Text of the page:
Bogleech.com's 2013 Horror Write-off:
" Dissection "
Submitted by Linus Drumbler
This time, the phone is an LG Optimus L9. Its owner, who looked fresh out of high school, just knocked on my door, handed it over, and practically ran away. She even left the case behind, though inside the case was a little slip of paper with her home phone number and the cell's number. But she didn't need to explain, and I didn't need an explanation.
After all, there's only one reason people find that obscure entry in the phone book and come to visit little old me.
I open the door to my workshop, the device in one hand — or, more accurately, held in tongs by my hand. I've been in this line of work for...how many years now...twenty? Since before the advent of smartphones. Anyway, when you've been in this line of work as long as I have, you want to keep a safe distance from your work. One of my earlier phones, an HTC Magic, tried to escape by vibrating at such a speed that it gave me friction burns on my hands. That one was a pain to fix, but at least it had given its position away. That was actually a valuable find for me.
I lay the Optimus L9 down on my workbench, and carefully hold down the power key with a gloved hand. The LG logo appears, and stays for several seconds. Good, this owner had the sense to power it off, as I explicitly say in the phone book listing. Boot can give you a good idea of where the evil is hiding itself.
But boot proceeds normally. I don't see a lot of phones with possessed bootloaders or other low-level software, but when I do it's a real pain to extract them.
The lock screen appears. That's another of my conditions; phones must have their screen locked with the password 2753 (there's nothing special about those numbers, I swear). If the phone won't let me in, that's an important clue. I enter the password and am greeted with a home screen full of apps. I've seen all the icons before; there's nothing unusual here.
Now comes the most fun part of the job: testing every application on the phone. I have to test them thoroughly; sometimes a single flickering pixel is the only clue that there's a demon hiding behind that intuitive interface. This girl has racked up four pages of apps, and I don't realize how much time has gone by until I glance at the device's clock by chance. It's 10:30, and I haven't seen anything out of the ordinary so far. But I suppose I must end my day.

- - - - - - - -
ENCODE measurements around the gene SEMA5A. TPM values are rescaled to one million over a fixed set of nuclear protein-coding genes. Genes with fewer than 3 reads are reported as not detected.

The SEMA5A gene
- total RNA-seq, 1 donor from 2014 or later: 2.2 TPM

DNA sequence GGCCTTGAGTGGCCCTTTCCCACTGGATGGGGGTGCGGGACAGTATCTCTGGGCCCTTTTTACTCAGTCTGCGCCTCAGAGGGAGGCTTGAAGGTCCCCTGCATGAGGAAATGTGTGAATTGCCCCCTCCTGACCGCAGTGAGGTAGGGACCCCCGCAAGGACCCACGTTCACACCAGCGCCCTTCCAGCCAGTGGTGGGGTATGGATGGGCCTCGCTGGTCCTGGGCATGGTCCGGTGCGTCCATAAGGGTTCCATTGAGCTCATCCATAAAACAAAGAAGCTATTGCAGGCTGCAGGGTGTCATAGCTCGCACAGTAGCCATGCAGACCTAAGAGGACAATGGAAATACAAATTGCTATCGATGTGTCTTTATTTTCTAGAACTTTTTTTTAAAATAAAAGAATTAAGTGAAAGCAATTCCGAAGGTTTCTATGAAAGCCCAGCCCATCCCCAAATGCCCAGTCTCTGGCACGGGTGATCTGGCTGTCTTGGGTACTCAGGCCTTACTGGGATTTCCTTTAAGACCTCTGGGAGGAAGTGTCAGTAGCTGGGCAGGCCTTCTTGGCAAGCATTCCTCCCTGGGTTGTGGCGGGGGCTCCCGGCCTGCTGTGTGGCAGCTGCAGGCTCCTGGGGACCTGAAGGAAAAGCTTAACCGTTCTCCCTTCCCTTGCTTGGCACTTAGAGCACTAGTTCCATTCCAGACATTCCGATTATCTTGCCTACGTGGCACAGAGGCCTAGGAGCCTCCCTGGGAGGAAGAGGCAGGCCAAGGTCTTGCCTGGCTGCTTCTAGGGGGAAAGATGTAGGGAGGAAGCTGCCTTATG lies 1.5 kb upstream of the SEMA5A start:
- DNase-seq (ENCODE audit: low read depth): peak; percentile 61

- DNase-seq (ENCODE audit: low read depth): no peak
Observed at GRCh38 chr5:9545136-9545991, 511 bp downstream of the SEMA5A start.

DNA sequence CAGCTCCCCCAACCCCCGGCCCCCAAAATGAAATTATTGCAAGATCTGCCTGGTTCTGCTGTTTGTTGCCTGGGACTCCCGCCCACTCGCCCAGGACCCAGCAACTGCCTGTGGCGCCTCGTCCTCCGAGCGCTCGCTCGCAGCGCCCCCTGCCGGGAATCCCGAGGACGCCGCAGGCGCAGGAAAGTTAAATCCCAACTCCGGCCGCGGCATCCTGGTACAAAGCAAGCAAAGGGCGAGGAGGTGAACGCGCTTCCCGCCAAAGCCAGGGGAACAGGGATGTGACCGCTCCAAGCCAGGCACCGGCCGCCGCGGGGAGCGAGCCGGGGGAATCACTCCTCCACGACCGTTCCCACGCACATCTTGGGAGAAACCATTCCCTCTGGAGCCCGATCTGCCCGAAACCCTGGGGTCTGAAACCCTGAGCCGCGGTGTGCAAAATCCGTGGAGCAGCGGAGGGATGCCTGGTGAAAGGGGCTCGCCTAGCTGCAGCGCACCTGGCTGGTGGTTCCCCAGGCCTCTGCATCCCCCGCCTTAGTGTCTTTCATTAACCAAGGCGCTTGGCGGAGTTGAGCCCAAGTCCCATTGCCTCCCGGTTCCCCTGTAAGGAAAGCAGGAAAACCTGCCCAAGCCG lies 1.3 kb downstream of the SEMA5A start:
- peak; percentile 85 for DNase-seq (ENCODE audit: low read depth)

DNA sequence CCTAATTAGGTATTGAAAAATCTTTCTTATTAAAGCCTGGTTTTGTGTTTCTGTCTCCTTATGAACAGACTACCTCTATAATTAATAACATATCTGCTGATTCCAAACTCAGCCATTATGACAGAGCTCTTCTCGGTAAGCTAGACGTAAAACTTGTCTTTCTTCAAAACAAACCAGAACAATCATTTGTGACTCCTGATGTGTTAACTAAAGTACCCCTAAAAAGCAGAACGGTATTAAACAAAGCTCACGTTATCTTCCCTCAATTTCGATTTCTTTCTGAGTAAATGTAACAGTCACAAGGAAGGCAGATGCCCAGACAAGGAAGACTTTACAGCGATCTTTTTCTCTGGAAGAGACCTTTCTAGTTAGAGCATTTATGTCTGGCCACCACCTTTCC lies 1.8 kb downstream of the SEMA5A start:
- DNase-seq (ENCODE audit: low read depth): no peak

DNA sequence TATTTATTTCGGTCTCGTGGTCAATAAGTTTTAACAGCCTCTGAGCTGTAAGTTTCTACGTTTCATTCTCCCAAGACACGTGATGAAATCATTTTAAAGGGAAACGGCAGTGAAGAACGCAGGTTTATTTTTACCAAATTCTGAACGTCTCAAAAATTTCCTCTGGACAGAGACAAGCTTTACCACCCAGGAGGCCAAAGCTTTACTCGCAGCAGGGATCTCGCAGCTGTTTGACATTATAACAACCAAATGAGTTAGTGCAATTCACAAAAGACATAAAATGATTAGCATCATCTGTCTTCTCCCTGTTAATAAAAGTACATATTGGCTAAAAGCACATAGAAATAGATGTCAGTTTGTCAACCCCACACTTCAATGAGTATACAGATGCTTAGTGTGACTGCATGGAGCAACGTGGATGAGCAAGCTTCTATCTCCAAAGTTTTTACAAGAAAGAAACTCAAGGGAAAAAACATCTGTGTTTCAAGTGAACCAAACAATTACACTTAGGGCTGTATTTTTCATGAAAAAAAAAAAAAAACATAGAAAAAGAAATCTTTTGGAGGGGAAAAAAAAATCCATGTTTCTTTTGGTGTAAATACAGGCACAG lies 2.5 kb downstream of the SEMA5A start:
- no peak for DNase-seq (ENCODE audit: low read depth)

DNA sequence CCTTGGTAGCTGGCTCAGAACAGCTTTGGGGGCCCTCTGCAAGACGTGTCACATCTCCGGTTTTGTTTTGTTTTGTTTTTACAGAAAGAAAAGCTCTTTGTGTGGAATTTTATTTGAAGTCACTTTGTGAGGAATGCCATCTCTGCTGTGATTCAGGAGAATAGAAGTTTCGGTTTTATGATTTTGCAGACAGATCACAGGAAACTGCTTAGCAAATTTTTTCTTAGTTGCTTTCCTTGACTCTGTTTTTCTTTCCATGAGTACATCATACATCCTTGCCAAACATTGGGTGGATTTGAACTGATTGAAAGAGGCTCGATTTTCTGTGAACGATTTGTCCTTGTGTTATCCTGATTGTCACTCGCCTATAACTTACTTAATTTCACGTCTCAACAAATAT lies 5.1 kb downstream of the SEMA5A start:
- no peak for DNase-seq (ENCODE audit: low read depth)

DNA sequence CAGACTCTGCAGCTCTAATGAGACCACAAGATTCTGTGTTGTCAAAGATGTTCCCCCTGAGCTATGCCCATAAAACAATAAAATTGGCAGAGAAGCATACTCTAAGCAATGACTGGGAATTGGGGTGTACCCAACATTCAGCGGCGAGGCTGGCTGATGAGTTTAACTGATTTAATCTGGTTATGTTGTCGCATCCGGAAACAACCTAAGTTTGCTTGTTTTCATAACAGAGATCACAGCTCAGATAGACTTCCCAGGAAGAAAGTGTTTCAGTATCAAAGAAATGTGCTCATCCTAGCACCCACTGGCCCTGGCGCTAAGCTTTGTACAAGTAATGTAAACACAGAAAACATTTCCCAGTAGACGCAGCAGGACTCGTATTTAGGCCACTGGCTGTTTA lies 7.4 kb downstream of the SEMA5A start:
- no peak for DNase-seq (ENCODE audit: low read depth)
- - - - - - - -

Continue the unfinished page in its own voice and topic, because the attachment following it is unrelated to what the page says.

I put the Optimus L9 back in its case, and then I put it into a Tupperware container. The container is bolted to my workbench. I haven't noticed anything iffy with the vibrator yet, but like I mentioned earlier, phones can use it to try to escape.
I go upstairs, strip off, and haul my weary bones into bed. The demon will probably reveal itself tomorrow.
I complete the testing of the last app in the morning, and there's still no trace of my evil friend. Demons love playing games, so it's in the entertainment applications that they usually take up residence.
At this point in the process. I begin to wonder if it's a prank. Some people don't take my line of work seriously and leave me phones in perfect working condition. When this happens I'm tempted to keep them for myself, but I've always been dutiful and returned them.
The thought comes over me suddenly. I haven't yet tried the system apps, even though they sit right there at the bottom of the screen.
The Play Store loads normally, and I successfully download and install Angry Birds. It costs her a few bucks, but that's included in my fee, which I charge at the end of the job. And hey, she gets a game out of it.
I once encountered a phone with a possessed version of Angry Birds. It isn't very fun to play when the birds simply smash into the structures and die, just like they would in the real world.
The email app loads normally, and I save a message in her drafts indicating I tested it.
The music app starts blaring Nine Inch Nails the moment I load it. There's been some messed-up stuff in rock and roll, for sure, but I've seen one or two possessed music apps and they were nothing like this.
The last app is the phone. Here, I strike gold. I dial my land line number normally, but my home phone (right next to me) doesn't ring. Instead of a dial tone on the iPhone, I hear a piercing scream.
Note to self: don't hold possessed phones so close to ear. Actually, I already made that note a few months ago after a phone with an occupied ear speaker had attempted to bite my ear off.
This narrows my search considerably. I take the phone away from my ear, hang up, and try to dial another number. At this point, I'm guessing the problem isn't in the software itself. A possessed phone app I found wouldn't let me dial anything except 6.
There was a message on the lock screen: "Emergency calls only - No SIM". I should still be able to dial 911, since all cell phones are legally required to have this ability, regardless of their limitations. But when I try, I get that scream again.